This is a difficult game to describe. It isn't complicated to play, but it does have a number of diverse elements that are rather unique. Gamers familiar with Omen will find themselves at times in familiar territory, but as I mentioned previously, even design elements that are similar feel much different in this game. Hemloch is, essentially, an area control game distilled into card form. This hybrid creates some interesting tensions - because card draws are by nature random, the game has a high tactical element, with turn-by-turn decisions often focusing on how best to utilize the hand that you've been dealt, and yet players need to plan ahead to try to end the game at a time that's most advantageous for them. As I've come to expect from a John Clowdus design, each card can be played with multiple purposes, whether to trigger its own ability or the ability of a target location, or alternately to secure influence in a particular location. These purposes aren't mutually exclusive, by any means, but the design does mean that it's very rare to have a dead card in hand. I love to see that kind of design in a game, because it results in an increase in decision points and a corresponding increase in tension and interesting gameplay. As the game progresses and the number of Day cards in the week increase, the pace accelerates and players must be prepared for an increasing number of influence checks, but they also have an increasing control over where those checks will take place. At first, the number of possible ways to trigger end game can seem overwhelming, but in reality that flexibility allows players to craft a strategy that attempts to end the game at the most opportune time.

Hemloch plays quite well above the table. It does have a certain amount of screwage - Minions can be assassinated or stolen, and markers can be discarded or converted. But it never gets quite as nasty as Omen does, and for some reason the game state never feels as volatile. Additionally, Hemloch offers more opportunities for bluffs and feints, which I appreciate. The interaction is meaningful and substantive, decisions real and consequential, but the game doesn't bog down and manages to retain a very reasonable play time of 30-45 minute without feeling like a filler. In all, Hemloch represents yet another fantastic game from John Clowdus and Small Box, one that looks as good as it plays. 2011 was a very good year for this publisher - I'll be looking intently at what they'll bring to the table next year.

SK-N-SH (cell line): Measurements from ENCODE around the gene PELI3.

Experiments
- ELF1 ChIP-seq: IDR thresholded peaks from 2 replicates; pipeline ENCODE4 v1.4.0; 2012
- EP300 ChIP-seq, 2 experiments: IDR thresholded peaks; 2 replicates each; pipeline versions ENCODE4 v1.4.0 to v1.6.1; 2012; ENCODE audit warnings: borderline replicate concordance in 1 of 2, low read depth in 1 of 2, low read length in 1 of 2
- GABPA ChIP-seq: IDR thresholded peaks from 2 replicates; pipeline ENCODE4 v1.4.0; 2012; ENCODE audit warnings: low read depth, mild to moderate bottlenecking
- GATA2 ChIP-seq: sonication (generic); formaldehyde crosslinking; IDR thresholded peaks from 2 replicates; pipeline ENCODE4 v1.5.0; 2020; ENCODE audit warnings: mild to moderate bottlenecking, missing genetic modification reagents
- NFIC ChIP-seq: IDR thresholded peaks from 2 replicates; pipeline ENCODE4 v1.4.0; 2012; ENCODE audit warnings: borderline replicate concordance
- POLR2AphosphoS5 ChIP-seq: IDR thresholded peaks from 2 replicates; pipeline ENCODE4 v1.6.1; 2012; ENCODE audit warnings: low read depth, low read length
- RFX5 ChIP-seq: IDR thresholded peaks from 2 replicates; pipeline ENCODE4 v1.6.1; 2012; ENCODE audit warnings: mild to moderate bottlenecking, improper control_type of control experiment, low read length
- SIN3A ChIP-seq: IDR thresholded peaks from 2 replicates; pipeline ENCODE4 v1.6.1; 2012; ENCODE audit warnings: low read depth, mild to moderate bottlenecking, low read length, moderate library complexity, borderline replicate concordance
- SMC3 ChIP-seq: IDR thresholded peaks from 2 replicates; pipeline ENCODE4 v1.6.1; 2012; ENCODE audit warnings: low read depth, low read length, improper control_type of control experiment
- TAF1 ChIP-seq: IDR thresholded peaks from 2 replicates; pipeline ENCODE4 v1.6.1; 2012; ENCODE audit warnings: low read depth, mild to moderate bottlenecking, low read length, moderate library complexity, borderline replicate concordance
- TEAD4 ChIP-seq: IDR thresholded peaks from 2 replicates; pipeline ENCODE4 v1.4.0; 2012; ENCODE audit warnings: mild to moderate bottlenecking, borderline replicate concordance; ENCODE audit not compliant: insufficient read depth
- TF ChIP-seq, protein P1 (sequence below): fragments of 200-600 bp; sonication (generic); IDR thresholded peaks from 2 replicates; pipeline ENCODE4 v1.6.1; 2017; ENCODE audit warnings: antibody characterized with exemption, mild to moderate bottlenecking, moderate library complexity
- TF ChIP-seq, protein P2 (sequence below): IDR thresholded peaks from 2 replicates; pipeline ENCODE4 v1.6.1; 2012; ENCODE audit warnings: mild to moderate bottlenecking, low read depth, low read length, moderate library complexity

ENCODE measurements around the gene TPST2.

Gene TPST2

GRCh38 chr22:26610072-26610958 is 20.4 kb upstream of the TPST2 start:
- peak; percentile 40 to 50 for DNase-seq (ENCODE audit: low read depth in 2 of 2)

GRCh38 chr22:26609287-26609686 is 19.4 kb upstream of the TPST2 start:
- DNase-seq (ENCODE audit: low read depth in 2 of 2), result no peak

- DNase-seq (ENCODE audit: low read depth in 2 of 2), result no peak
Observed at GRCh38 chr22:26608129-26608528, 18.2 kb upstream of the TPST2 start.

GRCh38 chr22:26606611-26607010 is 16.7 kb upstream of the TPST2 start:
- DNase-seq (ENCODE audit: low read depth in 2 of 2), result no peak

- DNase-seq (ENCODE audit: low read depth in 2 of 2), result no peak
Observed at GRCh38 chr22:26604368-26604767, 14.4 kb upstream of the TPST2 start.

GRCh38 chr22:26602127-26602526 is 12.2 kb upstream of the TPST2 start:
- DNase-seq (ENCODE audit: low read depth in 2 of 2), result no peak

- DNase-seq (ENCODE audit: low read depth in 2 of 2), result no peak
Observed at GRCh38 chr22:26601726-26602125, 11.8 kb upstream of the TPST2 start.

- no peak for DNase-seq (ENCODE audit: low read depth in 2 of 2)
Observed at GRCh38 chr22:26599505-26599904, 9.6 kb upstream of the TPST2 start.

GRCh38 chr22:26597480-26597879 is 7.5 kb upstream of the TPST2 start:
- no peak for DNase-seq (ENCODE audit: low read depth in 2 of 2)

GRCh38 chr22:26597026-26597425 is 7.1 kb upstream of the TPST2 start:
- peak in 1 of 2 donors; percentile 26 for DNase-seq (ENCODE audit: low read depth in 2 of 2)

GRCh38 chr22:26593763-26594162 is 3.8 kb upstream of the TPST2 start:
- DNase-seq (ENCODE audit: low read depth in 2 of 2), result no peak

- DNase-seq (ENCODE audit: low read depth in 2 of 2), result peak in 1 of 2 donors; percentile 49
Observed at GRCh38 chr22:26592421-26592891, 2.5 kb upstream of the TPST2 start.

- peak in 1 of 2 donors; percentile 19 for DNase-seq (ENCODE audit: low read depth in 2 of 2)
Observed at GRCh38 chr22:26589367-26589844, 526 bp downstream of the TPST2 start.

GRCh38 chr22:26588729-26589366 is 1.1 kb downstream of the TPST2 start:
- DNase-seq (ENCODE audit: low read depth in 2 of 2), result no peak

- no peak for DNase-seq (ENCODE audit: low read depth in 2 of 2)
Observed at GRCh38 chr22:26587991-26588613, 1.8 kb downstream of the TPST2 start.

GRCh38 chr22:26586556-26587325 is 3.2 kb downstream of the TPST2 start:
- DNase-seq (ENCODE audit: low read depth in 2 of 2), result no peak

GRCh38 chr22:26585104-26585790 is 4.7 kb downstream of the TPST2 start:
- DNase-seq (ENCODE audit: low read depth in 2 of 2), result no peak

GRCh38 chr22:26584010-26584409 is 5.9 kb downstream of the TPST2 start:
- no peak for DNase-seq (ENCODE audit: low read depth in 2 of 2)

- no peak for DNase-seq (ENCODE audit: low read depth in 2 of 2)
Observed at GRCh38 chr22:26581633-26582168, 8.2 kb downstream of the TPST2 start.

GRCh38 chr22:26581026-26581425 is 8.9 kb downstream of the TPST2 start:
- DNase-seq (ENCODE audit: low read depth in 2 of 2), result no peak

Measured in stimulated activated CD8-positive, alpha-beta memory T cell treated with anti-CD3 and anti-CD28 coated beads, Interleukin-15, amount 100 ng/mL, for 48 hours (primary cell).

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Chris Schenck
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Excellent review! I was trying to put my finger on what aspect of the artwork seemed so familiar to me. You nailed it with the "Tim Burton" comparison. Hemloch has its own art style for sure, but it definitely puts me in mind of Burton now that you mention it.
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tom moughan
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ahh....I love the smell of a stack of sketchily placed animals in the morning!
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I had thought, after initial reports, that I didn't need to own this as I have omen, which I enjoy. I am a fan of John's work but I was weary after hearing it was similar. Thank you for diluting that feeling a bit.
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lengthtoavoid wrote:
I had thought, after initial reports, that I didn't need to own this as I have omen, which I enjoy. I am a fan of John's work but I was weary after hearing it was similar. Thank you for diluting that feeling a bit.

To the contrary, I'd honestly say that if you like Omen, you'll really like this one. They're different enough that they wouldn't be redundant in a collection, in my opinion. In Omen, your cards are really transient - you can't count on more than one or two lasting for more than a few turns. In Hemloch, there's a bit of that, but because you're placing markers that are much harder to remove, it feels a lot less swingy and more like the game state is controllable.